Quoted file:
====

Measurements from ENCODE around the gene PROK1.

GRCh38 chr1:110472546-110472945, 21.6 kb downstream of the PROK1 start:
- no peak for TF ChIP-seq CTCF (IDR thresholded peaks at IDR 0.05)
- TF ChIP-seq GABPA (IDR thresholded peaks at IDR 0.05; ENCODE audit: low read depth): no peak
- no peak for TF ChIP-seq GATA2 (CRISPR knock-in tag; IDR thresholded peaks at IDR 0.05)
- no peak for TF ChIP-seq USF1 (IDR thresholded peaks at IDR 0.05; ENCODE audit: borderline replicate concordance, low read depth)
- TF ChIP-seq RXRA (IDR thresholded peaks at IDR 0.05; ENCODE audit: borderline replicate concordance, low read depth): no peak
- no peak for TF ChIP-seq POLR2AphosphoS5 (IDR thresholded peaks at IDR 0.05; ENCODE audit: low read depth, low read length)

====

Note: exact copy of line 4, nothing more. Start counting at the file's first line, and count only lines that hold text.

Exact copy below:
- TF ChIP-seq GABPA (IDR thresholded peaks at IDR 0.05; ENCODE audit: low read depth): no peak